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dc.contributor.advisorFigueredo, Aurelio J.
dc.contributor.authorPatch, Emily Anne
dc.creatorPatch, Emily Anne
dc.date.accessioned2018-08-09T20:15:08Z
dc.date.available2018-08-09T20:15:08Z
dc.date.issued2018
dc.identifier.urihttp://hdl.handle.net/10150/628391
dc.description.abstractPreterm birth has many equivocal risk factors in the medical literature. This research attempts to unify the risk factors for preterm birth using a mid-level evolutionary biology theory termed Life History (LH) Theory. Many of the risk factors for preterm birth overlap considerably with indicators of a latent LH factor. This study reports a measurement model in which a latent construct of maternal LH speed was constructed using many of the common risk factors for preterm birth as manifest indicators. The Maternal LH Factor loads in the predicted directions on to the risk factors of preterm birth and other theoretically specified manifest indicators. Three samples were collected: (1) a clinical sample, (2) a Facebook sample, and (3) a Reddit sample. A structural model was tested that included the LH variables and sociodemographic variables of interest as predictors of preterm birth. The structural model, a sequential canonical cascade model, indicates that developing in a faster family accelerates maternal LH speed and reduces maternal educational attainment. These events then reduce maternal income, which increases self-reported perceived stress and ultimately leads to the birth of a preterm infant.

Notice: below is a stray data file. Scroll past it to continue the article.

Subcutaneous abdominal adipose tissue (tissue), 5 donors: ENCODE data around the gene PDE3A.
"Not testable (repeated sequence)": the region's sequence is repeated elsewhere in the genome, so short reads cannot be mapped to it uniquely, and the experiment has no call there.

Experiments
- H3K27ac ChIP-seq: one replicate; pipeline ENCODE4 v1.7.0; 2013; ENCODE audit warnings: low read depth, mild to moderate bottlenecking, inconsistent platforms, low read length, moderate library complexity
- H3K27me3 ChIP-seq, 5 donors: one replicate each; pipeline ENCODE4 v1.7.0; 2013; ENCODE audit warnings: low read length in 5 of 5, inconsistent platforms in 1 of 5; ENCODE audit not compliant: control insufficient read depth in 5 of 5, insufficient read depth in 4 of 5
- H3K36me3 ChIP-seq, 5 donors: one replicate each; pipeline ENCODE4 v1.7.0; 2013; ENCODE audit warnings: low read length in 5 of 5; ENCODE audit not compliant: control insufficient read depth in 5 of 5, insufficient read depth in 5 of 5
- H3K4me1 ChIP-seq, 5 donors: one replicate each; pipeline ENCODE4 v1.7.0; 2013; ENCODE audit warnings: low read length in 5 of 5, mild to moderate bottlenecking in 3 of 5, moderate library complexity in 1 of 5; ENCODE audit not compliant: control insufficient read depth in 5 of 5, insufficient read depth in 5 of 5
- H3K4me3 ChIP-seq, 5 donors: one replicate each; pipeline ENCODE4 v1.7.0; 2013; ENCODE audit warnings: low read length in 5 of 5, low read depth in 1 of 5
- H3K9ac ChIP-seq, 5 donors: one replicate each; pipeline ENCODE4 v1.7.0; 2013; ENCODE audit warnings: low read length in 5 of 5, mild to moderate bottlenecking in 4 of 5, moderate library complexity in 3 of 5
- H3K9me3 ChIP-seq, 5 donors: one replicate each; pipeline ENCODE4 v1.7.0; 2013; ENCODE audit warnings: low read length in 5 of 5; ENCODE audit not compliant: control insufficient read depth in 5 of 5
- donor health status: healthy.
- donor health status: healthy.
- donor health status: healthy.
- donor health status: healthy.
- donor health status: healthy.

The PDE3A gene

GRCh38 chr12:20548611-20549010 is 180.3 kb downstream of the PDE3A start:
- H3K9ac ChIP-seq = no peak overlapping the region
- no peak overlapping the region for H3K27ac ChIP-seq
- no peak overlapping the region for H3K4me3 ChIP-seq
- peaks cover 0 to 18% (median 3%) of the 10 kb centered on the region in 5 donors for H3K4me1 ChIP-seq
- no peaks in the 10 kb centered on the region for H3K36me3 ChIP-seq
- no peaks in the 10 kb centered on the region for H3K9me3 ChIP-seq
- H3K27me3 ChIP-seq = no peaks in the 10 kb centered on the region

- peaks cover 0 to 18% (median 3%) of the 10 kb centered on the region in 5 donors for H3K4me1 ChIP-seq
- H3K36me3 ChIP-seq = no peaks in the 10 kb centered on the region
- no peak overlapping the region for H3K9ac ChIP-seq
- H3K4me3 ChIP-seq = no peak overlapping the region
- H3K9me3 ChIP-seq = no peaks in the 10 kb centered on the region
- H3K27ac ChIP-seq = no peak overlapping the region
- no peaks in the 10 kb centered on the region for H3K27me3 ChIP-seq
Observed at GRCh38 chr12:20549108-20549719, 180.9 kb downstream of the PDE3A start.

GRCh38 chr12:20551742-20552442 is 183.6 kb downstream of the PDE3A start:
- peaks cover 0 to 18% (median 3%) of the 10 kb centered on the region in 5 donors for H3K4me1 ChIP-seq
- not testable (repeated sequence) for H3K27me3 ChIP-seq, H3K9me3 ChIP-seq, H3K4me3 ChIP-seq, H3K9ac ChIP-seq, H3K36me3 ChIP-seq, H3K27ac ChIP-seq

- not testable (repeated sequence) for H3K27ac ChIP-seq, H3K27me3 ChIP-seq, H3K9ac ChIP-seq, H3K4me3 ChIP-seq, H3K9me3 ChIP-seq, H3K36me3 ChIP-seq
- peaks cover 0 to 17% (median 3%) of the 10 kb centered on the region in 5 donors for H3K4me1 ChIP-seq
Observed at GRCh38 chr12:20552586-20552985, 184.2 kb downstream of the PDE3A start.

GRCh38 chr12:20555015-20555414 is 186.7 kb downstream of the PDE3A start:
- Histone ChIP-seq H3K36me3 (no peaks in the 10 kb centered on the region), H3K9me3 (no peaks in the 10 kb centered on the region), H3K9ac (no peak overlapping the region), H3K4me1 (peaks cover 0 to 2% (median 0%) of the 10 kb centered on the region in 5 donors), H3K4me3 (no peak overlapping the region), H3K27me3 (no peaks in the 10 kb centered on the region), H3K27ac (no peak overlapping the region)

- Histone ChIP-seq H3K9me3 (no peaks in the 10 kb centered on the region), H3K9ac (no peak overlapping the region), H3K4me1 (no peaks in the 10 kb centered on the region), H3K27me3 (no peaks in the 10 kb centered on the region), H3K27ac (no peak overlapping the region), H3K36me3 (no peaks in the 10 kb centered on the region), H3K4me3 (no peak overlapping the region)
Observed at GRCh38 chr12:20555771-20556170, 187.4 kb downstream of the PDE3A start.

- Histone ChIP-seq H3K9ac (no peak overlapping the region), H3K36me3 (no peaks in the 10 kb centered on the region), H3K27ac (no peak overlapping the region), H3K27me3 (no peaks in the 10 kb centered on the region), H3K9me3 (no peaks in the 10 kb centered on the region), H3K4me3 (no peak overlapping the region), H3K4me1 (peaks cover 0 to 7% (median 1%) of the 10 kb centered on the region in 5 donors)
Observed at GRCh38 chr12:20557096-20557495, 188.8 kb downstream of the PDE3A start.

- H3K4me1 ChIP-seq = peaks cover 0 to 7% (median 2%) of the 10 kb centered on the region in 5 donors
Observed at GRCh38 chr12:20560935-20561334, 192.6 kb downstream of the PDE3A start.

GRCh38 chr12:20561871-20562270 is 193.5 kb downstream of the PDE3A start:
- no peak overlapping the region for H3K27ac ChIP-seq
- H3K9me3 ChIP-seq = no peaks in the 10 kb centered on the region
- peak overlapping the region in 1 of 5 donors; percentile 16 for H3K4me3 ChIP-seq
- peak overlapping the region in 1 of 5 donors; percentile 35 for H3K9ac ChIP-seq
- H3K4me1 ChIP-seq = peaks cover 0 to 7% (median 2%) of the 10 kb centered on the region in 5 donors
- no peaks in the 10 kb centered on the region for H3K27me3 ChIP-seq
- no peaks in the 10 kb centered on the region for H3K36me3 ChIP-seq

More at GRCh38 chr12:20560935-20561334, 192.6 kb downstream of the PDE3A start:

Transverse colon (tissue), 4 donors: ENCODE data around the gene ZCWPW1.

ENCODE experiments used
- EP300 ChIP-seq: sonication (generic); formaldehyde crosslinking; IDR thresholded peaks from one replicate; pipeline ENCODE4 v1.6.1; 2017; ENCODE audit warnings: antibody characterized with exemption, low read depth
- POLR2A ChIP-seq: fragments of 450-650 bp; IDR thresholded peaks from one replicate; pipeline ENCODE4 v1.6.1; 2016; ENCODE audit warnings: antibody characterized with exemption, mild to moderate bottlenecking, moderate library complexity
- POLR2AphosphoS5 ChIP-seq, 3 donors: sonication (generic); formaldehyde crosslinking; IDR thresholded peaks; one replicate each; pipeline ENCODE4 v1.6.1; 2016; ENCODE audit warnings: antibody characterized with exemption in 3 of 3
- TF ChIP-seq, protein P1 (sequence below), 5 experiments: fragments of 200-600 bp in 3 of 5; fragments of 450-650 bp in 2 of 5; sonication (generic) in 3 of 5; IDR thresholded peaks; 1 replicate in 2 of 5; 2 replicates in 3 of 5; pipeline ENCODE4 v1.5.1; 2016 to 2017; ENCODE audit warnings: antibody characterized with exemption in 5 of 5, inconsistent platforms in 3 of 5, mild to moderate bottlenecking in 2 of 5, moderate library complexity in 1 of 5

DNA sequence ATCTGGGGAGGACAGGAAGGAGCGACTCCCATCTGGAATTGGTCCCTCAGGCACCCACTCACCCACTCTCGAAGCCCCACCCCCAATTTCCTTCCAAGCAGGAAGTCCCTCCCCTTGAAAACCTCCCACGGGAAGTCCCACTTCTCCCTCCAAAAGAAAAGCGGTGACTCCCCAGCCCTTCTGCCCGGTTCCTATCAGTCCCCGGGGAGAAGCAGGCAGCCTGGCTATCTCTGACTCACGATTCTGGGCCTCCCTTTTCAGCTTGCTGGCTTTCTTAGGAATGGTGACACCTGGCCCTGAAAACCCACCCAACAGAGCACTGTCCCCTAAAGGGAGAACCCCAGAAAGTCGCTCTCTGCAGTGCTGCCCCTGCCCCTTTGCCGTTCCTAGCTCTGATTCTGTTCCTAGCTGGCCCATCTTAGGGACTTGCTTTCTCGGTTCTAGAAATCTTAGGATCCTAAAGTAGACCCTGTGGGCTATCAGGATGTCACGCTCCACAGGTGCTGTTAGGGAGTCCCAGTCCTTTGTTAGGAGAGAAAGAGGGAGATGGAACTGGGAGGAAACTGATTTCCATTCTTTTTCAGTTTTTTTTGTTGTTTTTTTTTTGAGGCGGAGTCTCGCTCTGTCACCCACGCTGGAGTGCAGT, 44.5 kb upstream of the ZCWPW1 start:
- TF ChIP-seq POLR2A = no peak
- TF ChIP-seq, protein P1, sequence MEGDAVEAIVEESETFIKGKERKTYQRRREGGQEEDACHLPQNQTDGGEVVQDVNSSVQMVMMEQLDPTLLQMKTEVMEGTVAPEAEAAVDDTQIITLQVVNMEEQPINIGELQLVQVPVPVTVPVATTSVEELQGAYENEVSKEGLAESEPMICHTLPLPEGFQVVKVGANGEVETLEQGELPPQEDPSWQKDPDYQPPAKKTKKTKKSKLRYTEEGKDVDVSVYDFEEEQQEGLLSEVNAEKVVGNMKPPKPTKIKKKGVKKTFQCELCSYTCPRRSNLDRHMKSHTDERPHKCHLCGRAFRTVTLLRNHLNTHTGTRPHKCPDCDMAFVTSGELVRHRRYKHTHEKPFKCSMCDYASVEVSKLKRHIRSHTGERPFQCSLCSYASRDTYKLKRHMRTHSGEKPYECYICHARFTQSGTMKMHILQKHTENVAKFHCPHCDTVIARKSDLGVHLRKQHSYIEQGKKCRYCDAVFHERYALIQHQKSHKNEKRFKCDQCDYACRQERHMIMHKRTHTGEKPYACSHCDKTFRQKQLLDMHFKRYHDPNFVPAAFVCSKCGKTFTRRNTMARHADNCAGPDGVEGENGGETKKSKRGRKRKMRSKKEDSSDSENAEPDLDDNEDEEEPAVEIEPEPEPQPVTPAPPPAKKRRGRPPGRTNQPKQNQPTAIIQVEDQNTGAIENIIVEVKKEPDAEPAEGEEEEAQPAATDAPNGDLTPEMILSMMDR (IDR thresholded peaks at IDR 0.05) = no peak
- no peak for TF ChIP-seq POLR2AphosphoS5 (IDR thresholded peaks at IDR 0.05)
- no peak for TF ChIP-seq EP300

dc.language.isoen
dc.publisherThe University of Arizona.
dc.rightsCopyright © is held by the author. Digital access to this material is made possible by the University Libraries, University of Arizona. Further transmission, reproduction, presentation (such as public display or performance) of protected items is prohibited except with permission of the author.
dc.subjectlife history
dc.subjectprematurity
dc.subjectpreterm birth
dc.subjectpsychometrics
dc.titlePredicting Preterm Birth from the Unpredictable
dc.typetext
dc.typeElectronic Dissertation
thesis.degree.grantorUniversity of Arizona
thesis.degree.leveldoctoral
dc.contributor.committeememberSteklis, Horst D.
dc.contributor.committeememberTecot, Stacey
dc.contributor.committeememberWahl, Richard
thesis.degree.disciplineGraduate College
thesis.degree.disciplinePsychology
thesis.degree.namePh.D.
refterms.dateFOA2018-08-09T20:15:08Z


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